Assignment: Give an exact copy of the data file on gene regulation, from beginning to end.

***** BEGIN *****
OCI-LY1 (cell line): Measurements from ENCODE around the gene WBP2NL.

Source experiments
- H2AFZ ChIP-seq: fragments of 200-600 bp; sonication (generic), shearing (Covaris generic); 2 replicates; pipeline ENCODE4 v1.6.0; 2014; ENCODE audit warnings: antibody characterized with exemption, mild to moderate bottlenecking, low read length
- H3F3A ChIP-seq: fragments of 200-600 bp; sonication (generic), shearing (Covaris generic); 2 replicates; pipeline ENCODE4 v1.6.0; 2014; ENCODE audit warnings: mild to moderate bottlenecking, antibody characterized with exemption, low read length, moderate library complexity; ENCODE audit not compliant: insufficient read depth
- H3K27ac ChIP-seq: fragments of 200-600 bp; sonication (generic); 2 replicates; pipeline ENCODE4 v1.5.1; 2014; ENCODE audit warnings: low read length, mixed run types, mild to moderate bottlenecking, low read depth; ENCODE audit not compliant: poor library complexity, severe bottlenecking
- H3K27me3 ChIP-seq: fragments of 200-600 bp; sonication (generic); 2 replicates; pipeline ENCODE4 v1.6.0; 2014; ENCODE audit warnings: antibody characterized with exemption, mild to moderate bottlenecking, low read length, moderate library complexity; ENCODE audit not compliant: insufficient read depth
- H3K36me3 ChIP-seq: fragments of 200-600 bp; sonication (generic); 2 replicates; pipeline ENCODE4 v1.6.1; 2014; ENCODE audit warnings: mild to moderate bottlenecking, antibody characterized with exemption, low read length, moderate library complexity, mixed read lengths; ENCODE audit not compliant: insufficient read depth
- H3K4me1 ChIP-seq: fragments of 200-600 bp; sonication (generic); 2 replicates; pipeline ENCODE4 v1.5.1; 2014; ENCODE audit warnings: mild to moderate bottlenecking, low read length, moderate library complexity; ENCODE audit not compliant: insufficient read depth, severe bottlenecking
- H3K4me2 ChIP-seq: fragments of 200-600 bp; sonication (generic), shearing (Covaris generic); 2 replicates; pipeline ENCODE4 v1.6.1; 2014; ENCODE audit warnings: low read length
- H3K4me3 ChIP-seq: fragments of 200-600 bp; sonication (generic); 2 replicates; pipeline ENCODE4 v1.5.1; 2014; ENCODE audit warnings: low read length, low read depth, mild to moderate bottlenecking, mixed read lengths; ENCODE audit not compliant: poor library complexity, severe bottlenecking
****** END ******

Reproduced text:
OCI-LY1 (cell line): Measurements from ENCODE around the gene WBP2NL.

Source experiments
- H2AFZ ChIP-seq: fragments of 200-600 bp; sonication (generic), shearing (Covaris generic); 2 replicates; pipeline ENCODE4 v1.6.0; 2014; ENCODE audit warnings: antibody characterized with exemption, mild to moderate bottlenecking, low read length
- H3F3A ChIP-seq: fragments of 200-600 bp; sonication (generic), shearing (Covaris generic); 2 replicates; pipeline ENCODE4 v1.6.0; 2014; ENCODE audit warnings: mild to moderate bottlenecking, antibody characterized with exemption, low read length, moderate library complexity; ENCODE audit not compliant: insufficient read depth
- H3K27ac ChIP-seq: fragments of 200-600 bp; sonication (generic); 2 replicates; pipeline ENCODE4 v1.5.1; 2014; ENCODE audit warnings: low read length, mixed run types, mild to moderate bottlenecking, low read depth; ENCODE audit not compliant: poor library complexity, severe bottlenecking
- H3K27me3 ChIP-seq: fragments of 200-600 bp; sonication (generic); 2 replicates; pipeline ENCODE4 v1.6.0; 2014; ENCODE audit warnings: antibody characterized with exemption, mild to moderate bottlenecking, low read length, moderate library complexity; ENCODE audit not compliant: insufficient read depth
- H3K36me3 ChIP-seq: fragments of 200-600 bp; sonication (generic); 2 replicates; pipeline ENCODE4 v1.6.1; 2014; ENCODE audit warnings: mild to moderate bottlenecking, antibody characterized with exemption, low read length, moderate library complexity, mixed read lengths; ENCODE audit not compliant: insufficient read depth
- H3K4me1 ChIP-seq: fragments of 200-600 bp; sonication (generic); 2 replicates; pipeline ENCODE4 v1.5.1; 2014; ENCODE audit warnings: mild to moderate bottlenecking, low read length, moderate library complexity; ENCODE audit not compliant: insufficient read depth, severe bottlenecking
- H3K4me2 ChIP-seq: fragments of 200-600 bp; sonication (generic), shearing (Covaris generic); 2 replicates; pipeline ENCODE4 v1.6.1; 2014; ENCODE audit warnings: low read length
- H3K4me3 ChIP-seq: fragments of 200-600 bp; sonication (generic); 2 replicates; pipeline ENCODE4 v1.5.1; 2014; ENCODE audit warnings: low read length, low read depth, mild to moderate bottlenecking, mixed read lengths; ENCODE audit not compliant: poor library complexity, severe bottlenecking